Yet AOL executives believe there is a vein to mine and have been snapping up professional journalists while casting wide nets to capture “citizen reporters” eager to get their names out by covering the goings-on and activities at the neighborhood level. AOL is hiring expensive professionals to complement inexpensive user-generated content tied to search engine optimization. Ad dollars, the company hopes, should follow thanks to its technology platforms that AOL believes can maximize ad revenue.

The upside of shutting down Bebo for AOL

ArmstrongTIt might seem obvious to most observers that AOL would want to cut its losses and get out of Bebo sooner rather than later, especially after it confirmed yesterday it was evaluating strategic options for the struggling business (ie shutting it down or selling it).

AOL CEO Tim Armstrong (pictured, left) has been pretty indifferent about the fading social network’s prospects ever since he came on board last year  — though he did initially promise to hold on to it.

But Credit Suisse analyst John Blackledge points out in a client note that Bebo’s burdensome $850 million price tag at the time it was bought might serve some beneficial purpose for AOL after all:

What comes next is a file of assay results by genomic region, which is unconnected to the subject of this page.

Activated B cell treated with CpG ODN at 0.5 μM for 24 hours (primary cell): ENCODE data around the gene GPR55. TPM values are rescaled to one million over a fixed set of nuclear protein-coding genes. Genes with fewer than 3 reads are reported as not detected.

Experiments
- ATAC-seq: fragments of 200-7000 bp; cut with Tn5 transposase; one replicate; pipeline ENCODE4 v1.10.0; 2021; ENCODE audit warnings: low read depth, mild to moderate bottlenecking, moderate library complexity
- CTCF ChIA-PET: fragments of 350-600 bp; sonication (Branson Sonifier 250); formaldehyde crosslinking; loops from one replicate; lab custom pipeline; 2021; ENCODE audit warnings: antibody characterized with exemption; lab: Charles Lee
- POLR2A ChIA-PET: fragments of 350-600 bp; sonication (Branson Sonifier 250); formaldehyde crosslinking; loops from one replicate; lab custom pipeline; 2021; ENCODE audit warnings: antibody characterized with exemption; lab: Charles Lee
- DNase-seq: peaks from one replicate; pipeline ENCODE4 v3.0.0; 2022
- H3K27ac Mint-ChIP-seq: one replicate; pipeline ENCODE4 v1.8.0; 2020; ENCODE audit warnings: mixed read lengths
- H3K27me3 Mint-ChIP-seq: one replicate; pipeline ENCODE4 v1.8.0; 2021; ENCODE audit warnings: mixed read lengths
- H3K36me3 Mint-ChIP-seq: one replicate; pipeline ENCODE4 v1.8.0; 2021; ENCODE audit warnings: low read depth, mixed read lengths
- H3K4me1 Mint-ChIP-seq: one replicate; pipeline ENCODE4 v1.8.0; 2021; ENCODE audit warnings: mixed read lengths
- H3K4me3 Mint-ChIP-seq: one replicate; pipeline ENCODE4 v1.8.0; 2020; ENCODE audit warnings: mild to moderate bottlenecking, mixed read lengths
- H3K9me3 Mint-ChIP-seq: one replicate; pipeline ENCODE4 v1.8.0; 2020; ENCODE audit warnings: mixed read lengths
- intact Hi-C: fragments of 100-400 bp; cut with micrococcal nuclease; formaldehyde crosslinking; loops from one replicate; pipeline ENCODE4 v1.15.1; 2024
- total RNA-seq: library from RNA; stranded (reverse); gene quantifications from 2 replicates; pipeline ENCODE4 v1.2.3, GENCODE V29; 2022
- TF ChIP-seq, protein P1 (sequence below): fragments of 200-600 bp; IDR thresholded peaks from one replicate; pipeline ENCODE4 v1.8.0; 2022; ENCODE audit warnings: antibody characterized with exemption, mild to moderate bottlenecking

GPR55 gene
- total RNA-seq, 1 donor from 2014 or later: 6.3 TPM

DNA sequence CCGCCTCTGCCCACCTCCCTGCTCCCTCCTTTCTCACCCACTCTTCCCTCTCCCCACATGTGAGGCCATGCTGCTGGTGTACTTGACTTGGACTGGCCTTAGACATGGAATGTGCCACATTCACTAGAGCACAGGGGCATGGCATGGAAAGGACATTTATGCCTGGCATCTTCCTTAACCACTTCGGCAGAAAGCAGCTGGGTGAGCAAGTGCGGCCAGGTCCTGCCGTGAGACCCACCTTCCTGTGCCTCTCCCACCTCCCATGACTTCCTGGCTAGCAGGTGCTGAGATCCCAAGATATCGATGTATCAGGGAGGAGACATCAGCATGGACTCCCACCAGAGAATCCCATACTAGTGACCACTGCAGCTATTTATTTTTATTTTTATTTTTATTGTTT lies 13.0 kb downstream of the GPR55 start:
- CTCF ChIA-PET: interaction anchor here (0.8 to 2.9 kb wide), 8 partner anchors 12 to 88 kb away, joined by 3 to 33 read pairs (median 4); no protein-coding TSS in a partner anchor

Barry Diller’s take on Microsoft, Yahoo and more

Few in the media business know dealmaking better than Barry Diller.

So it comes as little surprise that the head of IAC/Interactive was asked about both the Microsoft-Yahoo deal and the AOL separation during an earnings conference call today. He sounded upbeat on both situations.

Here are some excepts:


One significant thing that happened is we’re not going have to talk about whether or not it’s going to happen anymore [Ed -Amen to that!]. Look, Microsoft will be able to report a greater share in terms of search and get — at least in some minds of the talkers — into being up there in competing terms with Google. And Yahoo doesn’t have to spend anymore money on search. As far as being able to execute, that is very complicated.

For us, I think that the significance is we want, need, must have at least two competitive forces, big competitive forces… I want to have two players out there wanting to get our incremental business, which is, of course, of real value to the companies.

AOL CEO: We still like TMZ and TMZ still likes us

AOL Chief Tim Armstrong has done several interviews with the press to mark the first 100 days in the role. In most of the articles he explains his focus on advertising primarily built around AOL’s collection of premium content brands.

No brand is more premium right now, in advertising terms, than, the Hollywood gossip website AOL jointly owns with Telepictures. Both AOL and Telepictures are units of Time Warner Inc.

TMZ is currently one of the hottest properties on the Web, especially after it was the first to break news of Michael Jackson’s death. In the Web advertising world it caused a bit of a stir by deciding to handle its own advertising sales rather than use the girth of AOL’s team.